notwithstanding TransPerfect’s past (and now ongoing) intransigence, to extract, review, and
analyze the source code in native form. The commercial source code review software supplied
by MotionPoint’s expert is reasonably appropriate for him to do that. For instance, at least
significant portions of the OneLink source code was originally created in a Linux operating
environment. MotionPoint’s expert will use software to simulate it, and in doing so will also
determine what parts of the source code are actually invoked during use.
TransPerfect has supplied multiple different iterations of the code, the commercial software
provided by MotionPoint’s expert will be used to determine which files go with which version.
In any event, to allay any fears of even accidental alteration of the source code,
MotionPoint’s proposed compromise includes reliance on the checksum technique as a
precaution. A checksum, which is a unique identifier based on the content of the data, can be
created initially from the original code as well as the source code files every time they are
printed from the source code computer. The checksum from the printed source code can then be
compared to the master checksum to confirm that no alterations have been made.
TransPerfect’s Proposed Compromise is Insufficient
During the meet and confer TransPerfect’s new counsel continued to incorrectly maintain
that any use of software other than Understand was prohibited, but offered to produce the
executables (*.EXE files) of the OneLink software. However, those executables actually hide
the information that would reveal what portions of the code are invoked during execution, i.e.,
the executables will not show the relationship between the OneLink operations and the source
code that runs them.
Thus, TransPerfect’s compromise would prevent MotionPoint from
obtaining the very information to which it is entitled and which its original motion was designed
to subject to scrutiny.
Having won an inch, MotionPoint now seeks to take a mile. The parties’ prior dispute
was decided by the Court in MotionPoint’s favor, and resulted in a stipulated Addendum to the
Protective Order submitted by both sides. That Addendum explicitly permits only the native
source code, and only the software necessary for the source code to be “extracted, reviewed, and
analyzed,” to be loaded onto the source code computer. D.I. 63 p. 1. As explained below, the
record establishes that the parties understood this to mean that a single program such as LINT or
Understand would be permitted on the source code computer. Indeed, MotionPoint’s motion
papers treated LINT or Understand as synonyms of the requested “extract, review, and analyze”
functionality. But, despite this agreement, MotionPoint now seeks to add eight other programs,
including editors, compilers, and a “virtual machine,” that could be used to change and
recompile TransPerfect’s code and to perform myriad other operations with no record of what
was done.1 This goes well beyond the normal approach to source code production and imposes
needless risk on TransPerfect. Accordingly, TransPerfect respectfully asks the Court to deny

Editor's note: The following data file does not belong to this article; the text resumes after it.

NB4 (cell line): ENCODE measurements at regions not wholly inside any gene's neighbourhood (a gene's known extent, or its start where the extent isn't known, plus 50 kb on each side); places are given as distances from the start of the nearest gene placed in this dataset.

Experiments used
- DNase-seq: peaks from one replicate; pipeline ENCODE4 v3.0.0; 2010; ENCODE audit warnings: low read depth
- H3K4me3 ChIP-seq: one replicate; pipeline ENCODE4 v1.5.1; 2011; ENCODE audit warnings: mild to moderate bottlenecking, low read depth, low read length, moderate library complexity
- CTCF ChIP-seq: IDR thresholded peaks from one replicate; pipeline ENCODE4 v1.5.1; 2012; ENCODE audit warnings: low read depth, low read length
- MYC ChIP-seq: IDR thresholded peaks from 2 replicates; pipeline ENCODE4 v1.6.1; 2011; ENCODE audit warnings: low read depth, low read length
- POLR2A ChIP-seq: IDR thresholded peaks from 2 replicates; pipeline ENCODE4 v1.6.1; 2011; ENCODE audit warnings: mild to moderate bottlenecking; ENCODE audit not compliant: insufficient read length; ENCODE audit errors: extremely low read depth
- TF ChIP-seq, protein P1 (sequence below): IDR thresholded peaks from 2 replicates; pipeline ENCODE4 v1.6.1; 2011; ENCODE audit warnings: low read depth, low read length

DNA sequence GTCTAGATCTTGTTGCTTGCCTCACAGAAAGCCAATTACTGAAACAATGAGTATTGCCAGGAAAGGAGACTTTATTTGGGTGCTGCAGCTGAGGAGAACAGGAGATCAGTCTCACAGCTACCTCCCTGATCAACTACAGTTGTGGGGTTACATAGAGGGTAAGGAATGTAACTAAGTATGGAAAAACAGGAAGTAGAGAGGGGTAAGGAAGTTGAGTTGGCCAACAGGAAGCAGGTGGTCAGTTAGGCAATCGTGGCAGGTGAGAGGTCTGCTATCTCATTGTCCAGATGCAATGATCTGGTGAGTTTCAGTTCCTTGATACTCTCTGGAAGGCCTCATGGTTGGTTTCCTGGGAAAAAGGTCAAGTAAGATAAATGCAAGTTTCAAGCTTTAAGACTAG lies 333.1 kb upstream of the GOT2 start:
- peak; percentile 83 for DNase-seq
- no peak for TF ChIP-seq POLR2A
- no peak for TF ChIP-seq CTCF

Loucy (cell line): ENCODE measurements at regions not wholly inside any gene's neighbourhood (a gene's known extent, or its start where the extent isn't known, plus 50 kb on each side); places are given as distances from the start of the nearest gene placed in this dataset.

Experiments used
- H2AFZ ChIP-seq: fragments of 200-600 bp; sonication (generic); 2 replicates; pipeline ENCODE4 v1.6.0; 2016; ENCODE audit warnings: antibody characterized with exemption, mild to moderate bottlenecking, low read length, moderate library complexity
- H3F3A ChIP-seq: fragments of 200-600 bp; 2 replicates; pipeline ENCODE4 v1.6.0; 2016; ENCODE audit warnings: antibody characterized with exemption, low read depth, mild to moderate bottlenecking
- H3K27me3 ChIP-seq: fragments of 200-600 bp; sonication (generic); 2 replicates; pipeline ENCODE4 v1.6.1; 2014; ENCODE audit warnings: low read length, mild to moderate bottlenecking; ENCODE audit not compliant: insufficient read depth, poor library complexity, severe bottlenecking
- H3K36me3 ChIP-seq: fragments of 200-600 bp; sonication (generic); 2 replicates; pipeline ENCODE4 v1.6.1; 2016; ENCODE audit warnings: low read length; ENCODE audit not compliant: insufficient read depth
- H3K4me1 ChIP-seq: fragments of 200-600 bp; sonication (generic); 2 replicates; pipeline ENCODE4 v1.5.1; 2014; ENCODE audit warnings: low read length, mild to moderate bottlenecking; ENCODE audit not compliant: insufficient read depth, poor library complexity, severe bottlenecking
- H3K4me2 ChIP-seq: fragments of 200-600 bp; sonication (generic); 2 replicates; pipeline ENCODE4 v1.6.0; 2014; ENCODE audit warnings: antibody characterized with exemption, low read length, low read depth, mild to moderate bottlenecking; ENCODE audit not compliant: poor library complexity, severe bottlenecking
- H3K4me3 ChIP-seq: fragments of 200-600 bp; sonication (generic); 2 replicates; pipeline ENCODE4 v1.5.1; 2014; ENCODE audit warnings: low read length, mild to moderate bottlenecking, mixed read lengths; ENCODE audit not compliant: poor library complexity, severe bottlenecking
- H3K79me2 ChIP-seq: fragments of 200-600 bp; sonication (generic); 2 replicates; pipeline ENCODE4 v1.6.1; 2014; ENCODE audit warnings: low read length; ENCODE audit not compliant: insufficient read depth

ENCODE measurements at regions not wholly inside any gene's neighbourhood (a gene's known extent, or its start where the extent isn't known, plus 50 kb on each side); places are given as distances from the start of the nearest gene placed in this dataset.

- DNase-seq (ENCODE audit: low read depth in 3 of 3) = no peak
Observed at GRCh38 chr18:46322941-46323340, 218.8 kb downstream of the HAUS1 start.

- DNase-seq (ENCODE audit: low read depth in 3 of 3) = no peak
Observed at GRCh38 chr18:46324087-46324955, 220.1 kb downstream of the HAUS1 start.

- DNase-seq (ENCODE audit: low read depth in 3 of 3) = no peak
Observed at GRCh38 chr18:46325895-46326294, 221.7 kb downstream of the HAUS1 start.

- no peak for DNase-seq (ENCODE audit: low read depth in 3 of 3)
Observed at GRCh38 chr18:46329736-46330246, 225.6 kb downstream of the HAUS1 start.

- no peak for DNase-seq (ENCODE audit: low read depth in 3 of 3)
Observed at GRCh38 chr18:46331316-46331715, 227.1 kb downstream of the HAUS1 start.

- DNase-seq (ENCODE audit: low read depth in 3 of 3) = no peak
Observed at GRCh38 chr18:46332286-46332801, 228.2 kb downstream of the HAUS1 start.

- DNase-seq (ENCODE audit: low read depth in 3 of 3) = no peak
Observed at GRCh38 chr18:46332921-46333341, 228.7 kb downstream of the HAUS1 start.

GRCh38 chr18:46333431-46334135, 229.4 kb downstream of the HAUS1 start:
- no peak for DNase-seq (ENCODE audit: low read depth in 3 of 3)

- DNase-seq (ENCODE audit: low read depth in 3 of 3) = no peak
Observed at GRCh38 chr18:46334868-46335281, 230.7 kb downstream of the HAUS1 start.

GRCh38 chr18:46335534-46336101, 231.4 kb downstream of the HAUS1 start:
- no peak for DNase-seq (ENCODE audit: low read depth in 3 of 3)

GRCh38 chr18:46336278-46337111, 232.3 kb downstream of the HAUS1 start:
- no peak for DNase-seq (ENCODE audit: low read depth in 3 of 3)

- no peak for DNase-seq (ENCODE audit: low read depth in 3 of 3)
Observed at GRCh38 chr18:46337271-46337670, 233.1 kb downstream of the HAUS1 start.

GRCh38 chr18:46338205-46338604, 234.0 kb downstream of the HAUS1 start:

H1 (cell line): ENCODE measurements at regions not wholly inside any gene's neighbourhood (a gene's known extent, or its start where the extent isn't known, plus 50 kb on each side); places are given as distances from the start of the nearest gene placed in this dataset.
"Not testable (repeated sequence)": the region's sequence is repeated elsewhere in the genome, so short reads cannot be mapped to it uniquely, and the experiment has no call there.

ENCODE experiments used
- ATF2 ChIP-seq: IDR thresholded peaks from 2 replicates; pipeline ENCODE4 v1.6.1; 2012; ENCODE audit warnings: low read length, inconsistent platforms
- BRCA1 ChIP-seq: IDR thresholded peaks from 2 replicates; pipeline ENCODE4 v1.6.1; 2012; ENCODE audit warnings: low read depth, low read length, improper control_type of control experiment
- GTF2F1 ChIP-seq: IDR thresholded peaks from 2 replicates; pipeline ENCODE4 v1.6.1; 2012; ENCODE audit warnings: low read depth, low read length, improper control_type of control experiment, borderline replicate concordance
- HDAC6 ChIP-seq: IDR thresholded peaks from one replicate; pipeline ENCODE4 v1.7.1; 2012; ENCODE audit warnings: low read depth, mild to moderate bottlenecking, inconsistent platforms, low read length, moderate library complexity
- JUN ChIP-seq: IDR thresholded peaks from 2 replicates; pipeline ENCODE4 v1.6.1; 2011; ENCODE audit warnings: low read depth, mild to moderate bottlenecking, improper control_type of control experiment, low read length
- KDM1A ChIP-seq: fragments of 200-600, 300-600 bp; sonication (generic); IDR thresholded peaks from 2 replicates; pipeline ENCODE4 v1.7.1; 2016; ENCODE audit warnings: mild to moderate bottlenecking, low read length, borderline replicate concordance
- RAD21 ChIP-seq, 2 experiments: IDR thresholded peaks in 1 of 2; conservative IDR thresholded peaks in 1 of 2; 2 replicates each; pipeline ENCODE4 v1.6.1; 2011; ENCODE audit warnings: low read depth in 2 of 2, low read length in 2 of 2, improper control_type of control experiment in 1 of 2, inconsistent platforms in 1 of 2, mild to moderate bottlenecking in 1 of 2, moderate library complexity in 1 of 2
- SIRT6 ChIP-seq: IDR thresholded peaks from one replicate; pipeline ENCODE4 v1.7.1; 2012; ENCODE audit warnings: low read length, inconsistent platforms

MotionPoint’s request to add software to the computer beyond Understand.
The Parties Agreed And The Court Ruled That Understand, LINT,
Or a Similar Program Could Be Installed; Not Nine Programs And
Not Any “Commercially Available” Software
Over and again during the prior dispute over the format of the code, MotionPoint made
clear that it was seeking only the source code in its native format plus either LINT or Understand
as a tool to extract, review and analyze that code. In its April 1, 2011 motion to compel, the
relief MotionPoint requested expressly asked only for these two things: “MotionPoint thus
respectfully requests the Court to order TransPerfect to produce its source code in its native
format as a source code repository, that can be extracted, reviewed, and analyzed by standard
commercial source code review software, such as LINT or Understand.” D.I. 53 p. 7; see also id.
at 2. In this way, MotionPoint explicitly tied the desired functionality (extracting, reviewing, and
analyzing) to either LINT or Understand alone, and said nothing about adding editors, compilers,
The programs MotionPoint provided for installation on the source code computer include: (1)
Understand; (2) five versions of a program called Eclipse (which allows for editing of source
code files); (3) Acrobat Professional 10 (used to view and create PDF files); (4) Cygwin (a Linux
command line application that allows Linux scripts and applications to be run within Windows);
(5) Java Runtime Environment (used by Eclipse); (6) Komodo Edit (an open source tool for
editing source code files); (7) Merge 2010 (used to compare directories); (8) TreeSize
Professional (creates graphs and reports on drive space utilization); and (9) VirtualBox (allows
for another operating system to be run within Windows).
virtual machines, or any of the other programs MotionPoint now seeks to add.
Subsequently, in the April 29, 2011 Joint Letter to the Court, MotionPoint again
referenced only LINT and Understand and framed “the sole issue in dispute” as “whether
TransPerfect will produce a ‘complete extract’ of its OneLink source code repository that can be
extracted, reviewed, and analyzed by standard commercial source code review software, such as
LINT or Understand.” D.I. 58 p. 3. MotionPoint referenced LINT or Understand in this same
way two more times in that Joint Letter. See id. at 1-2 and 7.
During the hearing on this dispute, the Court held that it would adopt MotionPoint’s
compromise. D.I. 61 p. 7. Accordingly, the parties negotiated an Addendum to the Stipulated
Protective Order which stated as follows:
The parties shall produce their respective source code on the conditions set forth below,
1. … a copy of the source code for MotionPoint’s product (that has already been
produced) that can be extracted, reviewed and analyzed by standard commercial source
code review software, such as LINT or Understand[.]
D.I. 63 at 1. Here again, nothing was said about any of the other programs MotionPoint now
seeks to add. The Court entered the proposed stipulation without amendment. D.I. 63.
The Additional Eight Programs MotionPoint Seeks To Add Are Not
Required For Extracting, Reviewing And Analyzing TransPerfect’s
Code and Impose Significant And Needless Risk To TransPerfect
TransPerfect’s code is presently available for inspection on a computer that also has
Understand installed. In response to TransPerfect’s repeated requests before and during the
meet-and-confer, MotionPoint has offered no explanation why Understand is not sufficient for
extracting, reviewing and analyzing the source code as required by the Addendum, and why it
believes it needs eight additional programs. Nor does it make any attempt in this Letter to